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New Asia outbreaks fan fears bird flu spreading

August 3, 2006

By Darren Schuettler

BANGKOK (Reuters) – New outbreaks of bird flu in Thailand
and Laos are fanning fears the disease is flaring up again in
Asia, although concerns the virus was mutating in Indonesia
have subsided.

In Vietnam, which has not reported any outbreak of the H5N1
virus in poultry in the last seven months, a 35-year-old man
was hospitalized in the southern province of Kien Giang, on the
border with Cambodia, with suspected bird flu.

And there were signs on Thursday bird flu may be spreading
into central Thailand after outbreaks in the north and
northeast exposed weaknesses in the country’s defenses against
a virus known to have killed 134 people.

The U.N. Food and Agriculture Organization urged
governments to be vigilant against a virus still circulating in
poultry three years after it swept across much of Asia.

“Countries in the region are doing their best, but there
are limited resources available where animal health
surveillance is concerned,” FAO spokeswoman Aphaluk Bhatiasevi
told Reuters.

But concerns about a cluster of human cases in Indonesia
eased after preliminary tests cleared six people in the
province of North Sumatra of bird flu.

The group lived in the same district where as many as seven
members of an extended family died from bird flu in May, but
tests showed they had common human flu.

Such cases fan fears the virus could mutate into a form
that passes easily between people, even though there is no
evidence that it has happened yet.

In Vietnam, where 42 people have died since late 2003, a
doctor at the provincial hospital treating the latest suspect
case said the man had a high fever after eating duck meat.

Test results are expected in a few days. The last confirmed
human infection in Vietnam was in November 2005.

Vietnamese officials said a failure to control its
waterfowl, including ducks which can be silent carriers of the
virus, made the country vulnerable to new outbreaks.

Ducks and other waterfowl had doubled to more than eight
million since February despite a ban on waterfowl hatching.

“We are unable to control the waterfowl stock,” Nguyen Dang
Vang, head of the Agriculture Ministry’s Husbandry Department,
told the Tien Phong (Vanguard) newspaper.

Adding to the risk, wild birds believed to carry H5N1 would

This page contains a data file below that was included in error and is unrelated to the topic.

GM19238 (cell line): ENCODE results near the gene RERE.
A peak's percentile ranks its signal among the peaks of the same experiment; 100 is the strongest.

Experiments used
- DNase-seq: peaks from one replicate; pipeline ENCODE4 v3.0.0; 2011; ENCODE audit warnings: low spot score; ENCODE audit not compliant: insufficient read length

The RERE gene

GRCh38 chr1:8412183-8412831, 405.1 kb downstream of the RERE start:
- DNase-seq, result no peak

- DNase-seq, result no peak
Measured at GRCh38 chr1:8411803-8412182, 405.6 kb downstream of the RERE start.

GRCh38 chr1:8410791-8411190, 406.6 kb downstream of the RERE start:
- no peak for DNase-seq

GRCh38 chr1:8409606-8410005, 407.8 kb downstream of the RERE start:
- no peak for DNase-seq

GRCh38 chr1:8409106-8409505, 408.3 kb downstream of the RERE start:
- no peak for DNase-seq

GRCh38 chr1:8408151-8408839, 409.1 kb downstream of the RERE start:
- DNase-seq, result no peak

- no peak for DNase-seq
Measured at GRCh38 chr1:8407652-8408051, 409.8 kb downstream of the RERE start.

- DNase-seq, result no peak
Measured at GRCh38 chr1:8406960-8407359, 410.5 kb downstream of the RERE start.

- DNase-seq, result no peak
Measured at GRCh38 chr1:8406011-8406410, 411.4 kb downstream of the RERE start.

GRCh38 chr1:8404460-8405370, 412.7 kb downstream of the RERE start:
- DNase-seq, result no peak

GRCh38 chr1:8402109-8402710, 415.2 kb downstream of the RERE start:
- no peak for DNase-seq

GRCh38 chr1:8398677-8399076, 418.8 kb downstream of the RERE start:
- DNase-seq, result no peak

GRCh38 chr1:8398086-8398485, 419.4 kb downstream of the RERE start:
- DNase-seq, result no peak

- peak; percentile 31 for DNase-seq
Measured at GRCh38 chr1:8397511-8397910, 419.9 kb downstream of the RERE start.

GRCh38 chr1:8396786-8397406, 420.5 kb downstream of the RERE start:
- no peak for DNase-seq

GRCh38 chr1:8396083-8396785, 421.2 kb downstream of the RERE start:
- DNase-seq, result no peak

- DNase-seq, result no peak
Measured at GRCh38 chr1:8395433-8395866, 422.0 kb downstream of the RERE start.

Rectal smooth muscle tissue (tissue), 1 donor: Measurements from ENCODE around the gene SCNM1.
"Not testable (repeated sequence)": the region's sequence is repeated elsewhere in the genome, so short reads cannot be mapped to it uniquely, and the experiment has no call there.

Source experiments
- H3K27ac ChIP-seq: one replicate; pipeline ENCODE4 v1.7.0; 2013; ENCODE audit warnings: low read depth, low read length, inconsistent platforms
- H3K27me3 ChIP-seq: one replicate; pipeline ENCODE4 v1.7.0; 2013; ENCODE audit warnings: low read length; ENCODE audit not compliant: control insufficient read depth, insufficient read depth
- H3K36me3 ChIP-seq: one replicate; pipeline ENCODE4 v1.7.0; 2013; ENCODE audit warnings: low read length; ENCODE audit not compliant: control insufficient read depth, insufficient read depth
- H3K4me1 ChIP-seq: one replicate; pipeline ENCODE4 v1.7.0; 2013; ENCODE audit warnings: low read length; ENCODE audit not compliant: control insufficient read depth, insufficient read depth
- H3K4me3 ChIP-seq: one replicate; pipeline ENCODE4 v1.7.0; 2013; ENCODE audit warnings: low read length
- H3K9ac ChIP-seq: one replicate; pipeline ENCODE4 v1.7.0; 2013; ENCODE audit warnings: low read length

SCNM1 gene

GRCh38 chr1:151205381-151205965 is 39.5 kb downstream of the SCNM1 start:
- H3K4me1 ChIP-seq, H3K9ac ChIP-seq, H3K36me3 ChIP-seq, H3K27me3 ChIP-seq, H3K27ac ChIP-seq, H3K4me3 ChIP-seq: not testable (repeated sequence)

soon migrate from the north, he said.

THAI-MADE TAMIFLU

Worried about the region’s defenses, a senior FAO official
was dispatched to Laos this week to assess its surveillance
efforts after bird flu was found last month on a farm south of
the capital Vientiane, its first outbreak since 2004.

He will do the same next week in Thailand where the
government has been criticized for its slow response to the
latest outbreaks and the death of a teenager in late July.

Thailand has vowed to close the gaps in its surveillance
program and threatened farmers with fines or jail terms if they
do not report sick or dead poultry.

Thailand is also pushing ahead with the launch of a generic
version of the anti-flu drug Tamiflu, which is licensed by
Swiss drug maker Roche, in November.

The Government Pharmaceutical Organization, the state drug
firm, said its version would cost 70 baht ($1.9) a capsule, 40
percent cheaper than Roche’s Tamiflu in the Thai market.

Efforts to build up regional cooperation against the virus
suffered a setback when Laos abruptly canceled a bird flu
meeting with Thai officials in Vientiane scheduled for
Thursday.

Their decision came days after senior Thai officials had
accused Laos of allowing the virus to spread into northeastern
Thailand, where it was found on 78 farms. Laos rejected the
charge.

“As neighbors, we want to build a close cooperation. Bird
flu can impact people in both our countries,” Thai Foreign
Minister Kantathi Suphamongkhon said before calling his Lao
counterpart on the issue, the Thai News Agency reported.


Source: reuters



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